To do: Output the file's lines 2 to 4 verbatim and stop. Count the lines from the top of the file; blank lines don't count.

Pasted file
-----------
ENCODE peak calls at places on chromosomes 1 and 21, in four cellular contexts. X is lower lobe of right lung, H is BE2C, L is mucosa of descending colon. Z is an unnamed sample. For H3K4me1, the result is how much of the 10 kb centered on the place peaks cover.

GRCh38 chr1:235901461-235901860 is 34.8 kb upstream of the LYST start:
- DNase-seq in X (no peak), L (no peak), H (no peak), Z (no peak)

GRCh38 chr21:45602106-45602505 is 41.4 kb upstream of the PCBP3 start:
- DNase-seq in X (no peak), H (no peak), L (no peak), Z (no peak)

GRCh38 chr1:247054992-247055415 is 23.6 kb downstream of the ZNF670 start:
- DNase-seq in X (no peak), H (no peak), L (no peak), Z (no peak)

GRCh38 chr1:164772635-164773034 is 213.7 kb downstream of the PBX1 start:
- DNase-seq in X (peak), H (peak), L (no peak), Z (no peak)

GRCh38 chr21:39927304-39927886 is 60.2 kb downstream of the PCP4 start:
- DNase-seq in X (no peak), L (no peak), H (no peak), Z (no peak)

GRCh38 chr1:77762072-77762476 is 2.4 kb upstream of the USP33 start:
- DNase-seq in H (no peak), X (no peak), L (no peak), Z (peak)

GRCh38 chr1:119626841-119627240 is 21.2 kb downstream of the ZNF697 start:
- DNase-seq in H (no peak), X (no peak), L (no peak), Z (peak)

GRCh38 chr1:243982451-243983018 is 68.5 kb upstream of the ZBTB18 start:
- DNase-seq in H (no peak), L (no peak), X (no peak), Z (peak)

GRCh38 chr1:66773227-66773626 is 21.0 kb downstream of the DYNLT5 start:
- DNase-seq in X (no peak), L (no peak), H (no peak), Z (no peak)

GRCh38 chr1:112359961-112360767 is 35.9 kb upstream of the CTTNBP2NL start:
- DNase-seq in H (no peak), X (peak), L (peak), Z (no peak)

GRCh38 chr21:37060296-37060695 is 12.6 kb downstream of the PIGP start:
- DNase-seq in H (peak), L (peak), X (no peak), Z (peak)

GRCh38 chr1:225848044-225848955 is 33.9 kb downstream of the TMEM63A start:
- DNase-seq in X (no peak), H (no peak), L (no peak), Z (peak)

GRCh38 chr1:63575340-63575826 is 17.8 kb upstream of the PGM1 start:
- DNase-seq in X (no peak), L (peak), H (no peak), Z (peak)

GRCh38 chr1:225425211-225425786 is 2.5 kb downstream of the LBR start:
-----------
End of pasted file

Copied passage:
GRCh38 chr1:235901461-235901860 is 34.8 kb upstream of the LYST start:
- DNase-seq in X (no peak), L (no peak), H (no peak), Z (no peak)

GRCh38 chr21:45602106-45602505 is 41.4 kb upstream of the PCBP3 start: